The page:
I’ve been thinking about writing a piece on procrastination for a while, but hadn’t gotten around to it….
Okay, I couldn’t resist saying that. <G> In fact, while I have been a serious practitioner of procrastination for as long as I can remember, I never thought much about it, other than experiencing the usual guilt.
Then I read an article from a recent New Yorker called “Later.” Author James Surowiecki reviewed a book of essays called The Thief of Time, including broader information on the subject as well as applying it to himself.
The Quintessential Problem?
Procrastination has always been with us, but corrosive guilt about it is more of a modern phenomenon. Another vestige of our Puritan heritage, probably. We’re supposed to be working, and avoiding work feels like a sign of weak moral fiber. As the article says, “it’s possible to see procrastination as the quintessential modern problem.”
The interesting essence of procrastination is that it’s “doing something against one’s own better judgment.” We know we have to finish that term paper, calculate and file those taxes, finish that book. We want those good things to happen.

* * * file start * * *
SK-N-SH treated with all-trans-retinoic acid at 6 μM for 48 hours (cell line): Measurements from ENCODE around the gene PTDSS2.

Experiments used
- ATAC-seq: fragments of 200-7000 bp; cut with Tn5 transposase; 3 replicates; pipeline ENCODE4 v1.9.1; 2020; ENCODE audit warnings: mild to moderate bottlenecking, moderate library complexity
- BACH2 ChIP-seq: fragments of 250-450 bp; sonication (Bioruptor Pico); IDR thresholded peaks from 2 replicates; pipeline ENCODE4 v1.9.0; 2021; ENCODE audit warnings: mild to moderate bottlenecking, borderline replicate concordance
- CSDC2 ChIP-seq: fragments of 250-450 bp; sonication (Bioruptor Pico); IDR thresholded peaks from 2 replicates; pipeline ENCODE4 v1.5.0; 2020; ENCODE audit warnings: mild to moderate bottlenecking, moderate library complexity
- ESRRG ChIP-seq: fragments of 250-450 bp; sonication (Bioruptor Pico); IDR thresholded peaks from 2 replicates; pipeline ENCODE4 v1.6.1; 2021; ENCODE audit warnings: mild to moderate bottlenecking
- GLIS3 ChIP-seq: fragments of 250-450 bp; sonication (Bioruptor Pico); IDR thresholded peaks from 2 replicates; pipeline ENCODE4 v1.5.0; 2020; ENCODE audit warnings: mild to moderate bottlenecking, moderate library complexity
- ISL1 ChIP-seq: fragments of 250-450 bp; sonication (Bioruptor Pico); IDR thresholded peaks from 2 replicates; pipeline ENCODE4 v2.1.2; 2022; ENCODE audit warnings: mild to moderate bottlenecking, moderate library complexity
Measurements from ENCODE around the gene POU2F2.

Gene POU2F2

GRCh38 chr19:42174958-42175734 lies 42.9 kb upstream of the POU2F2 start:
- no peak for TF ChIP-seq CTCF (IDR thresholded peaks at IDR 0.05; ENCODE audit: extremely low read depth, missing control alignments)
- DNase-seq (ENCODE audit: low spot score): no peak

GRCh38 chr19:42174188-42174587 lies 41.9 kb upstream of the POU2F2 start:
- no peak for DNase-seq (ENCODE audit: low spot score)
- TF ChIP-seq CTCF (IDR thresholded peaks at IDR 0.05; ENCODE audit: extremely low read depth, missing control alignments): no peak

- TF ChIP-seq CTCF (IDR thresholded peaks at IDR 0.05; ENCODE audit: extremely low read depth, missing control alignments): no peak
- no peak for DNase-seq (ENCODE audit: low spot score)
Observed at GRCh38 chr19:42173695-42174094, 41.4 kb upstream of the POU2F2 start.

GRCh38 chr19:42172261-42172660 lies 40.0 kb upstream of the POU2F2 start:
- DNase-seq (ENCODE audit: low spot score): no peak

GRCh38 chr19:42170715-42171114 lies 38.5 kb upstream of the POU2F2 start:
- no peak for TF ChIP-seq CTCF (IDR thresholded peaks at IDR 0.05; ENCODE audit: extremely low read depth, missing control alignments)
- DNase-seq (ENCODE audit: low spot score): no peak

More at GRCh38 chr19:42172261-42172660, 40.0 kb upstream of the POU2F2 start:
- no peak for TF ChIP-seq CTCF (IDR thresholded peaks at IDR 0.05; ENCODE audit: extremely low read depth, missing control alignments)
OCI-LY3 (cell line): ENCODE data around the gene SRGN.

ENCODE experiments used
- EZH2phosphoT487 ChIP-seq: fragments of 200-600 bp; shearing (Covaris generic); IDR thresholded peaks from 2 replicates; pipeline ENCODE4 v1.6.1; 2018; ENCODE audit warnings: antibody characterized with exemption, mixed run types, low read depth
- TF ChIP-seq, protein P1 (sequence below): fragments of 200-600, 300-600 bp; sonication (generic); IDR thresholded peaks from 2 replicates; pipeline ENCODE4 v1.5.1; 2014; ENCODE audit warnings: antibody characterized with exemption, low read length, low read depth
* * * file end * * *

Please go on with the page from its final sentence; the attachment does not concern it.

The Dangers of Self-Employment
Those who must structure their own time may be particularly prone to procrastination. Take academics. Finishing a PhD dissertation is a monstrously difficult undertaking, so much so that there is a term for people who have taken all the courses, done all the research, but not done the dissertation: ABD = All But Dissertation. Even my brother-in-law, a professor and one of the most cerebral and intelligent people I know, said that his dissertation was heavy gong.
Suroweicki’s article discusses several reasons why we procrastinate. Goals, for example. I really do want to read War and Peace, but right now, I am going to read the new JAK Arcane novel. I’ll read War and Peace over vacation when I have lots of time to sink into it. But vacation comes, and the new Sharon Shinn is out, and I want to read that instead.